SEE: “How Israel Helped to Spawn Hamas”, Andrew Higgins, Wall Street Journal, 01/24/09

    [EXCERPTS] Surveying the wreckage of a neighbor’s bungalow hit by a Palestinian rocket, retired Israeli official Avner Cohen traces the missile’s trajectory back to an “enormous, stupid mistake” made 30 years ago.

    “Hamas, to my great regret, is Israel’s creation,” says Mr. Cohen, a Tunisian-born Jew who worked in Gaza for more than two decades. Responsible for religious affairs in the region until 1994, Mr. Cohen watched the Islamist movement take shape, muscle aside secular Palestinian rivals and then morph into what is today Hamas, a militant group that is sworn to Israel’s destruction.

    Instead of trying to curb Gaza’s Islamists from the outset, says Mr. Cohen, Israel for years tolerated and, in some cases, encouraged them as a counterweight to the secular nationalists of the Palestine Liberation Organization and its dominant faction, Yasser Arafat’s Fatah. . .

    . . . When Israel first encountered Islamists in Gaza in the 1970s and ’80s, they seemed focused on studying the Quran, not on confrontation with Israel. The Israeli government officially recognized a precursor to Hamas called Mujama Al-Islamiya, registering the group as a charity. It allowed Mujama members to set up an Islamic university and build mosques, clubs and schools. Crucially, Israel often stood aside when the Islamists and their secular left-wing Palestinian rivals battled, sometimes violently, for influence in both Gaza and the West Bank.

    “When I look back at the chain of events I think we made a mistake,” says David Hacham, who worked in Gaza in the late 1980s and early ’90s as an Arab-affairs expert in the Israeli military. “But at the time nobody thought about the possible results.” . . .


  2. JaapBo on March 20, 2019, 4:16 pm

    Thanks for this good report!

  3. hfouda on March 20, 2019, 5:06 pm

    Thanks to Helena Cobban for her excellent article. I wish to add the following comments about suicide bombers:
    Between 1989 and 2008, in retaliation for Israel’s unleashing of massive violence against Palestinian civilians, all Palestinian resistance factions resorted to suicide bombings of targets in Israel. Some of these targets were civilians. Analysis of suicide bombings between September 2000 through August 2005, found that 39.9 percent of the suicide attacks were carried out by Hamas, 26.4 percent by Fatah, 25.7 percent by the Palestinian Islamic Jihad (PIJ), 5.4 percent by the Popular Front for the Liberation of Palestine (PFLP) and 2.7 percent by other organizations or unaffiliated individuals. Hamas, like other resistance factions, recognized the futility of suicide bombing and the last suicide attack claimed by Hamas was on April 19, 2008.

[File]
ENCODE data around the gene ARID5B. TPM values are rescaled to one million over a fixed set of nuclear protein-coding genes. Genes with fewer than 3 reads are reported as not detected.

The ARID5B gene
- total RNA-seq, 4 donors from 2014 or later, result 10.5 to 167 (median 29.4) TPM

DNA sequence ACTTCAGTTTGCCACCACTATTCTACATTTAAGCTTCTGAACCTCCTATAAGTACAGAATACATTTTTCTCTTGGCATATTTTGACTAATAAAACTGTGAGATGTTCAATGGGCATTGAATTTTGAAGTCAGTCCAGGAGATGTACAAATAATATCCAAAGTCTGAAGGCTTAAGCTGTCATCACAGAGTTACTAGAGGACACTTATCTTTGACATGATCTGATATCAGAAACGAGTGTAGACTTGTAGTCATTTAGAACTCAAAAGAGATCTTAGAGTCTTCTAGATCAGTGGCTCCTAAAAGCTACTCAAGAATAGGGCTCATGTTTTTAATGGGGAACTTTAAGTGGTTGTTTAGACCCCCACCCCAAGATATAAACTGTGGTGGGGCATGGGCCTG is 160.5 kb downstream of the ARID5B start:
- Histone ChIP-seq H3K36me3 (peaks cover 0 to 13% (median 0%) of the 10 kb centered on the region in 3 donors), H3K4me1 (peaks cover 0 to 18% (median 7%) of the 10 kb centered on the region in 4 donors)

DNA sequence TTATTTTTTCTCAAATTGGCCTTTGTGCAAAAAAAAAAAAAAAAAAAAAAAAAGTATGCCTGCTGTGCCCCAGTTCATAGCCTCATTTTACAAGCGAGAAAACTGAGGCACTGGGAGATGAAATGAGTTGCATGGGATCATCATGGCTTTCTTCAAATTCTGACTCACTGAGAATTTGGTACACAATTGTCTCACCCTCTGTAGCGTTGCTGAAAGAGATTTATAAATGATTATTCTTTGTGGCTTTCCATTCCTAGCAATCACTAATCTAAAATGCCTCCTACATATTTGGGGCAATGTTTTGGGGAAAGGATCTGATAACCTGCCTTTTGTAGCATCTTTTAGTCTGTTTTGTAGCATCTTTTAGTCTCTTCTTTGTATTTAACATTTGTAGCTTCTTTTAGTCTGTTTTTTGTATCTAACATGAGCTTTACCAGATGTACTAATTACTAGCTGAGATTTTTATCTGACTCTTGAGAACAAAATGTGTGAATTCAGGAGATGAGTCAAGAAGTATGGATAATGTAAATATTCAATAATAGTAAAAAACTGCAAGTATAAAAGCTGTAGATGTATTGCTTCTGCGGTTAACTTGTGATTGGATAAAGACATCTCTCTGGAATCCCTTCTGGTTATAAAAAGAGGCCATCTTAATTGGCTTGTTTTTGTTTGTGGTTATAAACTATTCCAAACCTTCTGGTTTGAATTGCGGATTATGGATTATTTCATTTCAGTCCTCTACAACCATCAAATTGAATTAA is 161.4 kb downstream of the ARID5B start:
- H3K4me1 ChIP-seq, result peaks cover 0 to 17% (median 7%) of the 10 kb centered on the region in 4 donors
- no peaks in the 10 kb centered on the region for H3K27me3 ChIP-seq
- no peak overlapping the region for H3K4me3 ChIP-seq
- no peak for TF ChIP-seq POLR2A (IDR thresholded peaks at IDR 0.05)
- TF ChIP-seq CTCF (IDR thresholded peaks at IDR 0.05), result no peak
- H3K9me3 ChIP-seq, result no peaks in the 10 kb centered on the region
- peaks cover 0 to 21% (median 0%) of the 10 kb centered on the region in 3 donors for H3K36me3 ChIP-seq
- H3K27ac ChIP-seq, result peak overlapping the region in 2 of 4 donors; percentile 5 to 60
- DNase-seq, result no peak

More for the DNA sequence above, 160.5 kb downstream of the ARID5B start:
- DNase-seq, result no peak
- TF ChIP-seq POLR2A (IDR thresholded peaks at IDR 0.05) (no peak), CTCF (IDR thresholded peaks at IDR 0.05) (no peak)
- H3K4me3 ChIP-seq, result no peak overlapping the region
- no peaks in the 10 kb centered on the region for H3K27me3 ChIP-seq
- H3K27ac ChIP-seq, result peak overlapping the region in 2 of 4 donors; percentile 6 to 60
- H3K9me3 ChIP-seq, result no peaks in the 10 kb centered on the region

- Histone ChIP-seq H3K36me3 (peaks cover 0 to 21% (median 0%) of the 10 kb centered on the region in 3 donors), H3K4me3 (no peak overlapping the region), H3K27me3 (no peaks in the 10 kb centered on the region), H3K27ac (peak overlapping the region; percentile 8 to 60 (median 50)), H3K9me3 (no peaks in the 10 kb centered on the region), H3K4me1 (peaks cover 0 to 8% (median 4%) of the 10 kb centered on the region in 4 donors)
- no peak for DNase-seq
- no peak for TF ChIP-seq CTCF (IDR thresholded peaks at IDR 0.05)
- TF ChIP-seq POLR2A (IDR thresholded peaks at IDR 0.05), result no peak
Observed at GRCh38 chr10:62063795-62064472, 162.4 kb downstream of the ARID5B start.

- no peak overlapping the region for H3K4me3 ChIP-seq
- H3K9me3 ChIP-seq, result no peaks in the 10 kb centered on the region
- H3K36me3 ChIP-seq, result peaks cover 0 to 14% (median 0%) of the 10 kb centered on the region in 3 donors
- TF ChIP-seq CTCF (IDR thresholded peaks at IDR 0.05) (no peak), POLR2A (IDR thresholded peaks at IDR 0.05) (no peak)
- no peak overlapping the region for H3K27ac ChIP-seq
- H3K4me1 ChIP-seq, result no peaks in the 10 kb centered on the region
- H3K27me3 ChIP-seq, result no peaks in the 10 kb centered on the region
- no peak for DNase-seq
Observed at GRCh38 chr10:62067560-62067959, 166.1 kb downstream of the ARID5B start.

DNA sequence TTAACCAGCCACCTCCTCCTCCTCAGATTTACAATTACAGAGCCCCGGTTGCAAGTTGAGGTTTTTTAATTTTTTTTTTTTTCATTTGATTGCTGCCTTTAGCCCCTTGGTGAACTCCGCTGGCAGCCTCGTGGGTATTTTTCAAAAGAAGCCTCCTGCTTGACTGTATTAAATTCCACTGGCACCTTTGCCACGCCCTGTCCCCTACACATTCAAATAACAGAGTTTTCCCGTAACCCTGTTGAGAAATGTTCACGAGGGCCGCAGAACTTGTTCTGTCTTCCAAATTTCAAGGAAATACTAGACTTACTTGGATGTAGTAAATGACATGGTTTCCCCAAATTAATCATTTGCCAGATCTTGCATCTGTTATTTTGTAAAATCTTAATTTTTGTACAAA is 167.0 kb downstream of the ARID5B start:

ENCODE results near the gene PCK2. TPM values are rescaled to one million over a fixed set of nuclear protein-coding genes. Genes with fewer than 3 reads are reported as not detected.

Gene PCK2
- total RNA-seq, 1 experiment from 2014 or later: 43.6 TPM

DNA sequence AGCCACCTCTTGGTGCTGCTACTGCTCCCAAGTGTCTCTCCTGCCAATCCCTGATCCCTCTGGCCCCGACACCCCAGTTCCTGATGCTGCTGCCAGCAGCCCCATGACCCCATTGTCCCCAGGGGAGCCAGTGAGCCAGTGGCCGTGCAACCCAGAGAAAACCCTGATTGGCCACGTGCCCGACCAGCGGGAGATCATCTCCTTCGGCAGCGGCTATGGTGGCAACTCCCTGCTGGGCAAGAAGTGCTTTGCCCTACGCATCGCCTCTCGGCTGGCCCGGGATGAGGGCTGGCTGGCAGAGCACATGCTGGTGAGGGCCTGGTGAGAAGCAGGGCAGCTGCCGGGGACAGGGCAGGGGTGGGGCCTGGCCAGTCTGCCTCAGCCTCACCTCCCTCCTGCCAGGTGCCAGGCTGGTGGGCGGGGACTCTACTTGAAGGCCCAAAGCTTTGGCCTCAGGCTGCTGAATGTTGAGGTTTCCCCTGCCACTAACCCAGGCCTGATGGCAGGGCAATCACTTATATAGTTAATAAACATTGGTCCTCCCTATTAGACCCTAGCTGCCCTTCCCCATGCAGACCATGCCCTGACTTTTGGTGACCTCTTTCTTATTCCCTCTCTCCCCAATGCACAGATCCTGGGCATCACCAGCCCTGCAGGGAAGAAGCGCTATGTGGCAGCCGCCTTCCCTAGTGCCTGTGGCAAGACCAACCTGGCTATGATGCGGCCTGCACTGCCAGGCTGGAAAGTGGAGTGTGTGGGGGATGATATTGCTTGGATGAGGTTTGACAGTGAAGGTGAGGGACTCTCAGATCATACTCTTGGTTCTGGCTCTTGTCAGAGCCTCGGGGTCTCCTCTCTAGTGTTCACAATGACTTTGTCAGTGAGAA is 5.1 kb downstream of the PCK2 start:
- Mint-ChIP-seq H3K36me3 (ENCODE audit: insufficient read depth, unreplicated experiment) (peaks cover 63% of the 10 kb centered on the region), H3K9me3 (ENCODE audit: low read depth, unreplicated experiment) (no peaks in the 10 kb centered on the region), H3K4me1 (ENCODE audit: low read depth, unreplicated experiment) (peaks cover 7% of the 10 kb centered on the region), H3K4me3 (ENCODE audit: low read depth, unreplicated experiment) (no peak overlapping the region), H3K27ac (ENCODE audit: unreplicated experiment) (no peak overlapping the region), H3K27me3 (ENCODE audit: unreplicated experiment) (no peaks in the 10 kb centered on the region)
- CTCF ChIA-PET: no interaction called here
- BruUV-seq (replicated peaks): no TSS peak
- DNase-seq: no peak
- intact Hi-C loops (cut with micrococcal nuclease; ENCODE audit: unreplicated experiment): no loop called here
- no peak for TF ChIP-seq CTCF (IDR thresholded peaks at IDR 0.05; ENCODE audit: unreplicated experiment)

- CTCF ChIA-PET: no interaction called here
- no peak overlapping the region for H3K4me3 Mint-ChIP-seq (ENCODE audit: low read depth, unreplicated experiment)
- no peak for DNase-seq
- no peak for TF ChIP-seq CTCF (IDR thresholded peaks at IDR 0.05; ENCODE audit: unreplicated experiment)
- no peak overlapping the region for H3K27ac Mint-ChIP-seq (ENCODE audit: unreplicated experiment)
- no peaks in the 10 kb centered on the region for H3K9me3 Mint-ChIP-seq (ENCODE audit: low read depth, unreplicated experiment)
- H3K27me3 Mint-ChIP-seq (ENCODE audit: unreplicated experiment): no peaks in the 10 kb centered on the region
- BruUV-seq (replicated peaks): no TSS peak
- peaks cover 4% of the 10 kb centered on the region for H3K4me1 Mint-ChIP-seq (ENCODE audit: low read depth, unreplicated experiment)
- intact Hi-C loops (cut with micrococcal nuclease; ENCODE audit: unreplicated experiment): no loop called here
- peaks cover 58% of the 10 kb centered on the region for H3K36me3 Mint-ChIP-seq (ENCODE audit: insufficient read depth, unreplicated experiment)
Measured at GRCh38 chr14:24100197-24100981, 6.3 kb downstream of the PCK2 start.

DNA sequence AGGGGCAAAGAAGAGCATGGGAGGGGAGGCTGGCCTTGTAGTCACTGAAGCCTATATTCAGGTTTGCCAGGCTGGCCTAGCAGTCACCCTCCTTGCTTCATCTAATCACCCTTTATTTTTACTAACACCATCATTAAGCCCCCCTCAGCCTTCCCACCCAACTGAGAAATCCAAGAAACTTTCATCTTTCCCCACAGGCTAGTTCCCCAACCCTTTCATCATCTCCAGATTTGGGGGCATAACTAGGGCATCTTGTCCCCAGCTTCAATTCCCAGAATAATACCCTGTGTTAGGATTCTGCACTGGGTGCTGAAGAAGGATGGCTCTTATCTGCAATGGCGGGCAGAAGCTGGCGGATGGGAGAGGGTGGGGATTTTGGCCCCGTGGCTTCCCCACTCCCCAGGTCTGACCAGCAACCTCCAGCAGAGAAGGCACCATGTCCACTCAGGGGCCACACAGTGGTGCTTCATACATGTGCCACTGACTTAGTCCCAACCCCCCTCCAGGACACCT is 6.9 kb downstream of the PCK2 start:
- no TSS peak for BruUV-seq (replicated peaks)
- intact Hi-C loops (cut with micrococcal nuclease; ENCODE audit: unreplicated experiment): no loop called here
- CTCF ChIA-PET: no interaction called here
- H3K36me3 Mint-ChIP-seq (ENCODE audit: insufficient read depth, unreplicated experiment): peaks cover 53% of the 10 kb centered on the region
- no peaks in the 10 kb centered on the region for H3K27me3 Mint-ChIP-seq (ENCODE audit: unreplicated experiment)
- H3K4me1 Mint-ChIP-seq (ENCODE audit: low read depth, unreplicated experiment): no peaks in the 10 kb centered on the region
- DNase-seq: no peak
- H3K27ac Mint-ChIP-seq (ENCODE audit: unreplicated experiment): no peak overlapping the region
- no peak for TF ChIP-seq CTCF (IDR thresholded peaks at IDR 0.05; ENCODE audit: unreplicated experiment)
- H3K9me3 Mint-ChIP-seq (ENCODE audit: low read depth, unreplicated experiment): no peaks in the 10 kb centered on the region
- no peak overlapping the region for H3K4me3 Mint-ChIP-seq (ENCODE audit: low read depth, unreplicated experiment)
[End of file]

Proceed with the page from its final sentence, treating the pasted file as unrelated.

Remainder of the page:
4. DaBakr on March 21, 2019, 1:33 am

    omg. I KNEW that was all a ploy! and also- the narrative of israel carrying out pretty much any policy wether militarily, socially, politically, geo-strategically since 1948 as a “ploy” of one sort or the other is another toss out in the ‘trope’ game. but nice try. put that in the can with the US based scholar who published a book claiming the idf doesn’t rape arab women as a ‘ploy” to humiliate them as well as don’t shoot-to-kill is really a ploy for zionist to injure legs or arms to purposely humiliate arabs rather then kill them. an arabic word does not really have a firm english spelling translation much like people spell chanuka as hanuka. folks who don’t grow up with the short ‘ch’ sound don’t pronounce it. like the asian diphthong or french rolled ‘r’ this complaint is beyond trivial and enters absurd. israel truly holds nothing over the arabs and pro-palestinian activists in the hasbara department. they have it down.

    • Talkback on March 22, 2019, 5:59 am

      DaBakr: “omg. I KNEW that was all a ploy!”

      What gave it away DaBakr? That nobody fell for your own “But Khamas!” comments?

      DaBakr: “one sort or the other is another toss out in the ‘trope’ game.”

      Good observation DaBakr, the ‘trope’ game is another ploy Israel propagandists use.

      DaBakr: “… hasbara …”

      It’s “Khasbara”, DaBakr, not “hasbara” which is just a ploy to make it sound less scary.

    • Misterioso on March 22, 2019, 10:48 am

      @Da Bakr

      Recently received from Canadian friend:

      “Canadian Apologist for Israeli War Crimes Nominated for Peace Prize”
      By Yves Engler, March 10/19, American Herald Tribune.”

      “Hypocrisy, lying, disdain for the victims of ‘our’ policies and other forms of rot run deep in Canadian political culture.

      “The latest example is former prime minister Paul Martin nominating Irwin Cotler for the Nobel Peace Prize, which has been applauded by the likes of Bernie Farber, Michael Levitt and Anthony Housefather.